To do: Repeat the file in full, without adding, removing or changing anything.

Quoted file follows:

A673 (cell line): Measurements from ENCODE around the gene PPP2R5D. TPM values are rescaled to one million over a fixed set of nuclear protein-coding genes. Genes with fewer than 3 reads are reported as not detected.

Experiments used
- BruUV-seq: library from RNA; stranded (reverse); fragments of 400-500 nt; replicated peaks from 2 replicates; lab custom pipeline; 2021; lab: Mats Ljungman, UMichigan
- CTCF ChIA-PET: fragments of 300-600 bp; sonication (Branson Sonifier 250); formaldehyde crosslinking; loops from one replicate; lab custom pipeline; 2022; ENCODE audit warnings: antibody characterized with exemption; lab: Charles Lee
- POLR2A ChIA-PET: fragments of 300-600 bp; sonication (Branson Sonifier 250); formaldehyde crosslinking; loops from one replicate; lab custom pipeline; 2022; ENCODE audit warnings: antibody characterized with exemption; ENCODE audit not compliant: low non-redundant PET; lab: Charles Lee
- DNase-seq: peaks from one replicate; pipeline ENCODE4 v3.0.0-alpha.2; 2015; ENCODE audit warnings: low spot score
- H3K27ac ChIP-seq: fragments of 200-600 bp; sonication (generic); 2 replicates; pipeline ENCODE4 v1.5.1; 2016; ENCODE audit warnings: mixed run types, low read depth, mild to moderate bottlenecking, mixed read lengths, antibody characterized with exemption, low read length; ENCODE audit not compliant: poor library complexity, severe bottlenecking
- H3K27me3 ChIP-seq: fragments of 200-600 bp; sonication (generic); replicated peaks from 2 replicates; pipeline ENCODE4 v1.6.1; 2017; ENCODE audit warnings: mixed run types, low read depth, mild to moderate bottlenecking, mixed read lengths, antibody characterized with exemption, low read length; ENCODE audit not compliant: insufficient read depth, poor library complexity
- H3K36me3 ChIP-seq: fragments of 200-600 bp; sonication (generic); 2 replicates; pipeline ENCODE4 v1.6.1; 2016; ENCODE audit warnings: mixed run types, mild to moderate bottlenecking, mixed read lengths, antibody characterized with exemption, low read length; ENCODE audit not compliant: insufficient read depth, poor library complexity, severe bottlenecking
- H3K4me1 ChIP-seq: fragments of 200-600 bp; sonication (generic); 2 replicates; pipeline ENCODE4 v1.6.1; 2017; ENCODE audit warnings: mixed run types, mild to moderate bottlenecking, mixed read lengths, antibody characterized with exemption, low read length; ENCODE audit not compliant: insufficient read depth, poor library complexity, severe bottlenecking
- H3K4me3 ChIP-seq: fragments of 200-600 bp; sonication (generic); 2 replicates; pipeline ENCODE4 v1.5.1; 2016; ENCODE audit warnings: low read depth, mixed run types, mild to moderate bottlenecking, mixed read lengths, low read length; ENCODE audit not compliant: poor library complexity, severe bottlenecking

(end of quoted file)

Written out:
A673 (cell line): Measurements from ENCODE around the gene PPP2R5D. TPM values are rescaled to one million over a fixed set of nuclear protein-coding genes. Genes with fewer than 3 reads are reported as not detected.

Experiments used
- BruUV-seq: library from RNA; stranded (reverse); fragments of 400-500 nt; replicated peaks from 2 replicates; lab custom pipeline; 2021; lab: Mats Ljungman, UMichigan
- CTCF ChIA-PET: fragments of 300-600 bp; sonication (Branson Sonifier 250); formaldehyde crosslinking; loops from one replicate; lab custom pipeline; 2022; ENCODE audit warnings: antibody characterized with exemption; lab: Charles Lee
- POLR2A ChIA-PET: fragments of 300-600 bp; sonication (Branson Sonifier 250); formaldehyde crosslinking; loops from one replicate; lab custom pipeline; 2022; ENCODE audit warnings: antibody characterized with exemption; ENCODE audit not compliant: low non-redundant PET; lab: Charles Lee
- DNase-seq: peaks from one replicate; pipeline ENCODE4 v3.0.0-alpha.2; 2015; ENCODE audit warnings: low spot score
- H3K27ac ChIP-seq: fragments of 200-600 bp; sonication (generic); 2 replicates; pipeline ENCODE4 v1.5.1; 2016; ENCODE audit warnings: mixed run types, low read depth, mild to moderate bottlenecking, mixed read lengths, antibody characterized with exemption, low read length; ENCODE audit not compliant: poor library complexity, severe bottlenecking
- H3K27me3 ChIP-seq: fragments of 200-600 bp; sonication (generic); replicated peaks from 2 replicates; pipeline ENCODE4 v1.6.1; 2017; ENCODE audit warnings: mixed run types, low read depth, mild to moderate bottlenecking, mixed read lengths, antibody characterized with exemption, low read length; ENCODE audit not compliant: insufficient read depth, poor library complexity
- H3K36me3 ChIP-seq: fragments of 200-600 bp; sonication (generic); 2 replicates; pipeline ENCODE4 v1.6.1; 2016; ENCODE audit warnings: mixed run types, mild to moderate bottlenecking, mixed read lengths, antibody characterized with exemption, low read length; ENCODE audit not compliant: insufficient read depth, poor library complexity, severe bottlenecking
- H3K4me1 ChIP-seq: fragments of 200-600 bp; sonication (generic); 2 replicates; pipeline ENCODE4 v1.6.1; 2017; ENCODE audit warnings: mixed run types, mild to moderate bottlenecking, mixed read lengths, antibody characterized with exemption, low read length; ENCODE audit not compliant: insufficient read depth, poor library complexity, severe bottlenecking
- H3K4me3 ChIP-seq: fragments of 200-600 bp; sonication (generic); 2 replicates; pipeline ENCODE4 v1.5.1; 2016; ENCODE audit warnings: low read depth, mixed run types, mild to moderate bottlenecking, mixed read lengths, low read length; ENCODE audit not compliant: poor library complexity, severe bottlenecking